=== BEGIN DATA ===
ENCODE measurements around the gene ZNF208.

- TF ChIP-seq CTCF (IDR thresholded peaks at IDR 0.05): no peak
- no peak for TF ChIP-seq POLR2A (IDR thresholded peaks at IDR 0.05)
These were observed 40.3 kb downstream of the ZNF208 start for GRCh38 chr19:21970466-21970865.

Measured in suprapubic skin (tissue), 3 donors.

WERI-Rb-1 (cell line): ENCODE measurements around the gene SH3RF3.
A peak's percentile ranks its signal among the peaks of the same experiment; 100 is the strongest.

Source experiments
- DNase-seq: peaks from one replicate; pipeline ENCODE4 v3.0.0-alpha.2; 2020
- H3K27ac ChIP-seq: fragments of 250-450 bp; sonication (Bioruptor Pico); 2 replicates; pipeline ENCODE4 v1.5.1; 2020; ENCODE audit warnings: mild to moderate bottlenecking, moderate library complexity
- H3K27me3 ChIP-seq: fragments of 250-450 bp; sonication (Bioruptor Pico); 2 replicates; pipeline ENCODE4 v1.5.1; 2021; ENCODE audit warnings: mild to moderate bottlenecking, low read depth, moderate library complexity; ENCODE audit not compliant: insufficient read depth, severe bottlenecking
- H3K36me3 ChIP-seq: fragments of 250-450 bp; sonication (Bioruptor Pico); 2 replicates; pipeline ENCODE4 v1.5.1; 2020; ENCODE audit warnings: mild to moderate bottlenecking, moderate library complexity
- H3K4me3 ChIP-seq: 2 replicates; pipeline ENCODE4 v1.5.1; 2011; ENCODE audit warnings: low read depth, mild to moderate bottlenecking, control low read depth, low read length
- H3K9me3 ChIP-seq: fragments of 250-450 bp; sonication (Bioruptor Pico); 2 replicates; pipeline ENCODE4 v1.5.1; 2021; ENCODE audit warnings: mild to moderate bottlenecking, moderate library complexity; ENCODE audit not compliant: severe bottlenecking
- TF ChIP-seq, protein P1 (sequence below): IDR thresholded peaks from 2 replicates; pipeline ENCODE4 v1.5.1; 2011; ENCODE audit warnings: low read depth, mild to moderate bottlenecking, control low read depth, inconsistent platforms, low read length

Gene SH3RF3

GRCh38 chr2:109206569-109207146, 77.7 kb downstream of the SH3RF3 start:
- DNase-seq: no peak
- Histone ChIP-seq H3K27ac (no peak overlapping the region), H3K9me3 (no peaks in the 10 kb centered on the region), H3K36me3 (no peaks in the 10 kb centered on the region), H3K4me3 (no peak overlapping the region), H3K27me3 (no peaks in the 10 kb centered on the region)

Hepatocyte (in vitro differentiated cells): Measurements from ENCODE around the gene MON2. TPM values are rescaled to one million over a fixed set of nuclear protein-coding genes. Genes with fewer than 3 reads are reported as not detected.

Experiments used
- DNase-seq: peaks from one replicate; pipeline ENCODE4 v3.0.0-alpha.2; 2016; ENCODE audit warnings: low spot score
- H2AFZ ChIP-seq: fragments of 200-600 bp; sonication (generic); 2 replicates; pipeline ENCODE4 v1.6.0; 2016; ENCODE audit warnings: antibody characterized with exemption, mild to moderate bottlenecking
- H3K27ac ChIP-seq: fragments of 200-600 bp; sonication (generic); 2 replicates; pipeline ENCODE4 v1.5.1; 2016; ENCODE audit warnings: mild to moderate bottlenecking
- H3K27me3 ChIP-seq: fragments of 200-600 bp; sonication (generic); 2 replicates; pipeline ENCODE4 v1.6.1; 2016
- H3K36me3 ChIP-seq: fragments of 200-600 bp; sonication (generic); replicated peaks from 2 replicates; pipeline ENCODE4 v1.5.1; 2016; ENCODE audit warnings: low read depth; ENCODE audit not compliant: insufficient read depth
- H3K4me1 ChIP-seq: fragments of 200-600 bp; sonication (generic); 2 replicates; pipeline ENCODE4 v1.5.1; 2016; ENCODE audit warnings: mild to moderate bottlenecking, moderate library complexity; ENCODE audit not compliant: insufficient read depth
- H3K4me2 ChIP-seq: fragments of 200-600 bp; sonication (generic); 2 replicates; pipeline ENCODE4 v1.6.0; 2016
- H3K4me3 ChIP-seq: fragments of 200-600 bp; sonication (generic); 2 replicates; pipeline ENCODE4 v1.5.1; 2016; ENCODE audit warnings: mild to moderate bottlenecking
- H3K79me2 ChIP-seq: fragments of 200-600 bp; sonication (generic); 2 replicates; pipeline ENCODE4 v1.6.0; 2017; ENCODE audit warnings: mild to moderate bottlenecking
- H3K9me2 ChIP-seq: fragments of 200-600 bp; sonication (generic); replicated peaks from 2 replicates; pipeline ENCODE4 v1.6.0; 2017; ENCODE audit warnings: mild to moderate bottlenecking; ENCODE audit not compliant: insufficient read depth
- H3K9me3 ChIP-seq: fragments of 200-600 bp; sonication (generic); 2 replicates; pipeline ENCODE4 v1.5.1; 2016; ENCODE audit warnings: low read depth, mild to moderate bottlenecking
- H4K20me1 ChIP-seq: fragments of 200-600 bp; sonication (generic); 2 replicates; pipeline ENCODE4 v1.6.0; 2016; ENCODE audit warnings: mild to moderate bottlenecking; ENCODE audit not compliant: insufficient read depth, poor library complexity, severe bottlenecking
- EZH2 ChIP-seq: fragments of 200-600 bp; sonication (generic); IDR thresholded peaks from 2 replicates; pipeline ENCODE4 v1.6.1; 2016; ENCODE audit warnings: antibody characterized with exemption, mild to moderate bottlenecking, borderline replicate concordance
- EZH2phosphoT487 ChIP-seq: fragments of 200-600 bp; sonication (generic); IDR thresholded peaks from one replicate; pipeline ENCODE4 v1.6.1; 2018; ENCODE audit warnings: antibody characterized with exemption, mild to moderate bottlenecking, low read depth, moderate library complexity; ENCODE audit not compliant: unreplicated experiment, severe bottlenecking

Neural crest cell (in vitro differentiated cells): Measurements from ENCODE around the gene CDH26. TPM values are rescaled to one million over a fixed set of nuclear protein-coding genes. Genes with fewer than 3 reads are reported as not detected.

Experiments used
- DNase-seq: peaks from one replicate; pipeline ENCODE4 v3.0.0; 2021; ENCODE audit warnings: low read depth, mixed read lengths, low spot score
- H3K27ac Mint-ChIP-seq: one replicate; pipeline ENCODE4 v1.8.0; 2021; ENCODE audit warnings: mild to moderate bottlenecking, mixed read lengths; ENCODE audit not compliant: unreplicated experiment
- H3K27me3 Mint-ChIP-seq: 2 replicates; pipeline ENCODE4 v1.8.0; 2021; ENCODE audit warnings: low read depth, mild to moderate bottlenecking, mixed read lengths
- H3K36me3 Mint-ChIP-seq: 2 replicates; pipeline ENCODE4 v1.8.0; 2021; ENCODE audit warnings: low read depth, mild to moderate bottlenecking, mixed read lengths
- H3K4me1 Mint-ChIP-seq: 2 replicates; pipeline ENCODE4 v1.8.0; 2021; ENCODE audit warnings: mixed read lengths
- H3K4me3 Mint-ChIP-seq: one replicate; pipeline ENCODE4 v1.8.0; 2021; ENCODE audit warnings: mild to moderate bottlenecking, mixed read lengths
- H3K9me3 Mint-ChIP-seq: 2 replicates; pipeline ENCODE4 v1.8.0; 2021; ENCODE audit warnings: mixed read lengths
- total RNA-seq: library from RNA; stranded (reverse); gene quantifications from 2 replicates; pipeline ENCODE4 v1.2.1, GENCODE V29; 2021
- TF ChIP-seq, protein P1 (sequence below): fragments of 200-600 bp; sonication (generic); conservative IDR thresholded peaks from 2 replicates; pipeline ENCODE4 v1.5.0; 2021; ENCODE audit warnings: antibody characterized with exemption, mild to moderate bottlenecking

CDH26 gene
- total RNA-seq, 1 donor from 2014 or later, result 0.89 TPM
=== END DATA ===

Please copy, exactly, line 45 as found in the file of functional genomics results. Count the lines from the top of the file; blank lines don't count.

- total RNA-seq: library from RNA; stranded (reverse); gene quantifications from 2 replicates; pipeline ENCODE4 v1.2.1, GENCODE V29; 2021